May 14, 2020
Researchers identify romaine lettuces that last longer

Agricultural Research Service scientists have identified five romaine lettuce varieties that both brown less quickly after fresh-cut processing and are slower to deteriorate postharvest.

Agricultural Research Service (ARS) scientists also are determining the genetic basis for deterioration. The researchers have identified the location of genes associated with postharvest deterioration of fresh-cut lettuce, and are in the process of identifying genes associated with browning, two economically important traits. This will speed up development of new Romaine varieties with better shelf-life because now lettuce breeders will be able to check that offspring carry these genes without needing to grow out and destructively test for browning and deterioration resistance.

Lettuces are the most popular, commercially produced, leafy vegetables in the world. It had a farmgate value of more than $2.5 billion in the United States in 2017, making it one of top ten most valuable crops for the country. But fresh-cut lettuce is a highly perishable product.

“The inability to evaluate for deterioration early in the process of developing new varieties has been a real impediment to breeding advances. Now having these molecular markers means that slow deterioration and eventually less browning can be more easily integrated into lettuce breeding, traits that are important economic considerations,” said research geneticist Ivan Simko with the ARS Crop Improvement and Protection Research Unit in Salinas, California, who led the deterioration study.

When you consider browning and deterioration ratings together, the best breeding lines for commercial production, and also for use as parents to develop new varieties are (in alphabetic order): Darkland, Green Towers, Hearts Delight, Parris Island Cos, and SM13-R2, which is a breeding line developed at the ARS lab in Salinas. In addition, the researchers found the chromosome region that contains the genes for slow deterioration also contains four genes (Dm4, Dm7, Dm11, and Dm44) and one DNA region (qDm4.2) that code for resistance to downy mildew – one of the most-costly lettuce disease.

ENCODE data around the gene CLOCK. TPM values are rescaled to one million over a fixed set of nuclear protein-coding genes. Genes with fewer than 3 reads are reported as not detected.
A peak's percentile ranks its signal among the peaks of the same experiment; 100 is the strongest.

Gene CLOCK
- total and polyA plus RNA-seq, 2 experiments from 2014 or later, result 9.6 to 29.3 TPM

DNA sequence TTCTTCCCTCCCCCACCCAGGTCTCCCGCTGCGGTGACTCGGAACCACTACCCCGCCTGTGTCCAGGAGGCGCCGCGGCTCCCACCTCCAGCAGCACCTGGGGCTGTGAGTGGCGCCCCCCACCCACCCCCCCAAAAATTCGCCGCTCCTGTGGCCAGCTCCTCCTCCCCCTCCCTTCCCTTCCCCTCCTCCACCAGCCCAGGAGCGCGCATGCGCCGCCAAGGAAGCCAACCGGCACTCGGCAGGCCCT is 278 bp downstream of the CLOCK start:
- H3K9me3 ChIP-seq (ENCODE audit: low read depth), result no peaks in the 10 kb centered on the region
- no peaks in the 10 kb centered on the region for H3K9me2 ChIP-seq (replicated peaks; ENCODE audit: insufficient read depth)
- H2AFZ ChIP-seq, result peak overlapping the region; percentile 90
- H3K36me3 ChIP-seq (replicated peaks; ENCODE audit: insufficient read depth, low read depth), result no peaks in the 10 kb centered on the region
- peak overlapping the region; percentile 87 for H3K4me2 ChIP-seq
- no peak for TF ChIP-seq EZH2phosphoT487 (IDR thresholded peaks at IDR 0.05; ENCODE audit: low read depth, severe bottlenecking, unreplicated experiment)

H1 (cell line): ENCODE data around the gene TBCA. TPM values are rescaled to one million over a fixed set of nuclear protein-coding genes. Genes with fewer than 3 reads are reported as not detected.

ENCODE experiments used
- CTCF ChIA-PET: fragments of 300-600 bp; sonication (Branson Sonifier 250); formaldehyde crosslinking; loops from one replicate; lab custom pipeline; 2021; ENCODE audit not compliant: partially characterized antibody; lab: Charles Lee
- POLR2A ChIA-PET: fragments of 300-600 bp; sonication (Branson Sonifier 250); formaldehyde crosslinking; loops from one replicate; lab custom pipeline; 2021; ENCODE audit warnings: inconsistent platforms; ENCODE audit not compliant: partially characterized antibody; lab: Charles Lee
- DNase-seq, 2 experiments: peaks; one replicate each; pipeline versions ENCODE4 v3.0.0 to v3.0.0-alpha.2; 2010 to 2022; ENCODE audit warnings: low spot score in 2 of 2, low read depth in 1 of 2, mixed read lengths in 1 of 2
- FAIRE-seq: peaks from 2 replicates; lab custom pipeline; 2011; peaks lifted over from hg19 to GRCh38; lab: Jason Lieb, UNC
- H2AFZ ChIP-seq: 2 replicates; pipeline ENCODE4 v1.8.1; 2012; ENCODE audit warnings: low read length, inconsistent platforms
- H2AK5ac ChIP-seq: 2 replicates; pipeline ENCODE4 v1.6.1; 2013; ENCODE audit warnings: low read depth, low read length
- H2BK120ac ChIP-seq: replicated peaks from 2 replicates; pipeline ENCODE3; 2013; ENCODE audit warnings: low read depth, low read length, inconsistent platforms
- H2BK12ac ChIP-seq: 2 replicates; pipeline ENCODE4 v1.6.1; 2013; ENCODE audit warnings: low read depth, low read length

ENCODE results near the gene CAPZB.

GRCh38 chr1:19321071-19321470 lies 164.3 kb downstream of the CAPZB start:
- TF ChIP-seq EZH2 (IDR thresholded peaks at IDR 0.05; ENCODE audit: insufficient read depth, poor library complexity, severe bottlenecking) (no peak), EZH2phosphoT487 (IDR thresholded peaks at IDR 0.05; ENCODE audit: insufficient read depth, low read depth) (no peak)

This colocation indicates a strong linkage between one or more of the four genes and the rate of deterioration. DNA-based markers can be used to develop new breeding lines with slow rate of deterioration and desirable combinations of resistance genes.

Deterioration is the rupture of cells within lettuce leaves, leading to waterlogging and the lettuce turning to mush. Browning is the discoloration of the edges of lettuce after cutting or tearing. Either development can spoil the leafy vegetable’s value by decreasing shelf life.

In an effort to control browning and prolong shelf life, lettuce processors have been turning to modified atmosphere packaging and flushing bags of cut lettuce with nitrogen gas to reduce oxygen levels in the bags.

But these practices are costly. They also can lead to other problems such as off-odors and, when coupled with high storage temperatures that promote anerobic bacteria growth on the bagged lettuce.

“Our study was aimed at finding lettuces that possessed low browning potential without the need for limiting the oxygen supply,” explained research food technologist Yaguang (Sunny) Luo, who led the browning study. Luo is with the ARS Food Quality Laboratory in Beltsville, Maryland.

Like deterioration, there was significant correlation between high resistance to browning and pedigree, which gives promise that lettuce breeders will be able to improve the trait and incorporate it into new varieties, Luo added.

This research was published in Horticulture Research and Postharvest Biology and Technology.

The Agricultural Research Service is the U.S. Department of Agriculture’s chief scientific in-house research agency. Daily, ARS focuses on solutions to agricultural problems affecting America. Each dollar invested in agricultural research results in $20 of economic impact.

–  Kim Kaplan, Agricultural Research Service

ARS scientists are looking for ways to make Romaine lettuce more resistant to browning and deterioration. Photo: Jose Orozco.





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